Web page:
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After the Bar

Practice Areas & Settings

A Day in the Life of a County Attorney

Regina L Nassen

A Day in the Life of a County Attorney
Lilly Roadstones via GettyImages

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Every state is divided geographically into jurisdictions that—except in Alaska and Louisiana—are called counties. And most county governments include a legal department. In most, if not all, counties there is also an elected official who is the head of the primary criminal prosecuting agency for the county—typically called a “state’s attorney,” or “district attorney.” In some states, the title of the elected prosecutor is “county attorney,” and typically when that is the case, that elected official is also the head of the county’s legal department. In other states, the lawyers in the legal department are appointed by the county governing body (typically called a board of supervisors). 

What Deputy County Attorneys Do

So, what do lawyers in the legal department of a county government do? (We’ll call them “deputy county attorneys,” though the title can vary.) The short answer is everything from drafting complex real-estate contracts to filing civil commitment cases (for individuals who are a danger to themselves or others) to giving legal opinions when the county issues bonds to raise money for capital projects. Counties are typically assigned a very broad range of responsibilities, which means that a deputy county attorney’s advice function is extremely varied as well.

Deputy county attorneys may also defend the county when it gets sued (though some counties outsource tort defense to outside counsel). And they typically have a robust role assisting the county with enforcing a variety of regulations—building codes, environmental regulations, zoning, health codes, animal care, etc.

A Day in the Life

As a result, a deputy county attorney’s day is rarely boring—especially in smaller counties that may only have a handful of lawyers! Phone calls and emails from county departments are constant.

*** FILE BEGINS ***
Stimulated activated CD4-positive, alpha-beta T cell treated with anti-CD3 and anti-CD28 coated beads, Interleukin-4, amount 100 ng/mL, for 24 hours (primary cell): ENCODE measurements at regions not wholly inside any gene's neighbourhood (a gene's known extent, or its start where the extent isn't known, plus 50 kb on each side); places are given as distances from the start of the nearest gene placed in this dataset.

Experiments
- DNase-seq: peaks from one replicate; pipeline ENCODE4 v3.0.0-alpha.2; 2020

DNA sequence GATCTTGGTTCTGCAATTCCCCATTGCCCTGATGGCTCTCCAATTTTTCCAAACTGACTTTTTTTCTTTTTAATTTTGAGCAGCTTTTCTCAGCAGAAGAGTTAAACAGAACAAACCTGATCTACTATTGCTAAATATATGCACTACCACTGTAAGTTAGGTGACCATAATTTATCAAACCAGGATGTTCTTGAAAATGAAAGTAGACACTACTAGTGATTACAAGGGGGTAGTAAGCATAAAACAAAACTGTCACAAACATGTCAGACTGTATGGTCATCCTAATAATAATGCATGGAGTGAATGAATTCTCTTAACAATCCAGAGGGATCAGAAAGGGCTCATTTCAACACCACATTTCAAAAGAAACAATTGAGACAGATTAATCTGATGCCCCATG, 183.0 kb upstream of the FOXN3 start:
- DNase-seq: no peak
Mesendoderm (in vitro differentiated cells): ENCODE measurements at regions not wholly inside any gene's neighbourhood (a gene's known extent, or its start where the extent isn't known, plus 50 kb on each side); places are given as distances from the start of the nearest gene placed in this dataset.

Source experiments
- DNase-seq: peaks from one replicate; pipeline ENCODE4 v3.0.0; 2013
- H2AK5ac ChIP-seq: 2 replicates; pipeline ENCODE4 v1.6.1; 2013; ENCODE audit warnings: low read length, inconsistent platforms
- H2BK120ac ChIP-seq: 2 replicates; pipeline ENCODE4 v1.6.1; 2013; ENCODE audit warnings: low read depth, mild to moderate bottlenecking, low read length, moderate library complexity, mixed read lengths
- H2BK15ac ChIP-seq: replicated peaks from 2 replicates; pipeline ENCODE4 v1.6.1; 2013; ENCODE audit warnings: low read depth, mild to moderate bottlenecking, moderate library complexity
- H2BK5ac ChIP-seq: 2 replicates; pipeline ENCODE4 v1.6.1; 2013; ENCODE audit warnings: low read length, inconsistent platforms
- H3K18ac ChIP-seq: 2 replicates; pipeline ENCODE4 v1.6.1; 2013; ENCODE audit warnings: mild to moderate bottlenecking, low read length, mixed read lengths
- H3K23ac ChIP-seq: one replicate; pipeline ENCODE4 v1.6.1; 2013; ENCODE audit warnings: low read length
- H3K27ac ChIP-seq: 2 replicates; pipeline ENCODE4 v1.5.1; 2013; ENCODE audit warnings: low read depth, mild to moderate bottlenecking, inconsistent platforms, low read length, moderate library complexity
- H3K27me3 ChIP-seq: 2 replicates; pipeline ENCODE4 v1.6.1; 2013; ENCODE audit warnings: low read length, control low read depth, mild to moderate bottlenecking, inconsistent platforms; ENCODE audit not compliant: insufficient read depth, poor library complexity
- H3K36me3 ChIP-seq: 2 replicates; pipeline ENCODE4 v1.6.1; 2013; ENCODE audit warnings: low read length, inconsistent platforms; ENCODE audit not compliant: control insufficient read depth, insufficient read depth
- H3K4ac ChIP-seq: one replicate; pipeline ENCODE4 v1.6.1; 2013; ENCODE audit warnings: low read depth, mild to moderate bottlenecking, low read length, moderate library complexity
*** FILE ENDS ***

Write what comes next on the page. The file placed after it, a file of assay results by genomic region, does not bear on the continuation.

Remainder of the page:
• Does the county have the authority to [fill in the blank]?
  • Does the state have the authority to force the county to [fill in the blank]?
  • We have a contractor on a big road project that’s in default; can we sue them?
  • Oops—we let this procurement contract for toilet paper lapse, and we’re going to run out before we can get through a new procurement process; can we justify an emergency procurement?
  • We want to enter into an intergovernmental agreement with the municipalities in the county so we can coordinate our crisis response functions; can you help draft it?
  • Here’s a copy of a summons and complaint that was just served on one of our sheriff’s deputies—the plaintiff alleges that her civil rights were violated because the deputy used excessive force.
  • We got this public-records request, but aren’t some of these responsive documents confidential?

We Help the Public

And through it all, you know that by assisting your client, you’re helping the public. It’s an incredibly satisfying feeling to hike through an open-space preserve that you helped the county acquire; to drive on a road that you, in your own small way, helped build; to get a defense verdict for a wrongly accused deputy sheriff.

And you’ll have wonderful, talented colleagues at your side who are there, just like you, to do the right thing, which thankfully doesn’t include tracking your time in six-minute increments or managing a client trust account! 

Get a peek into this exciting world of government work by watching the ABA Career Center Career Choice webinar on county attorneys. The speakers share how they became county-level government lawyers, the pros and cons of their practices, the variations in practice among different public law offices, and what a typical day in their practice entails. (Note: This is not for CLE. The recorded program and materials are exclusively for ABA members.)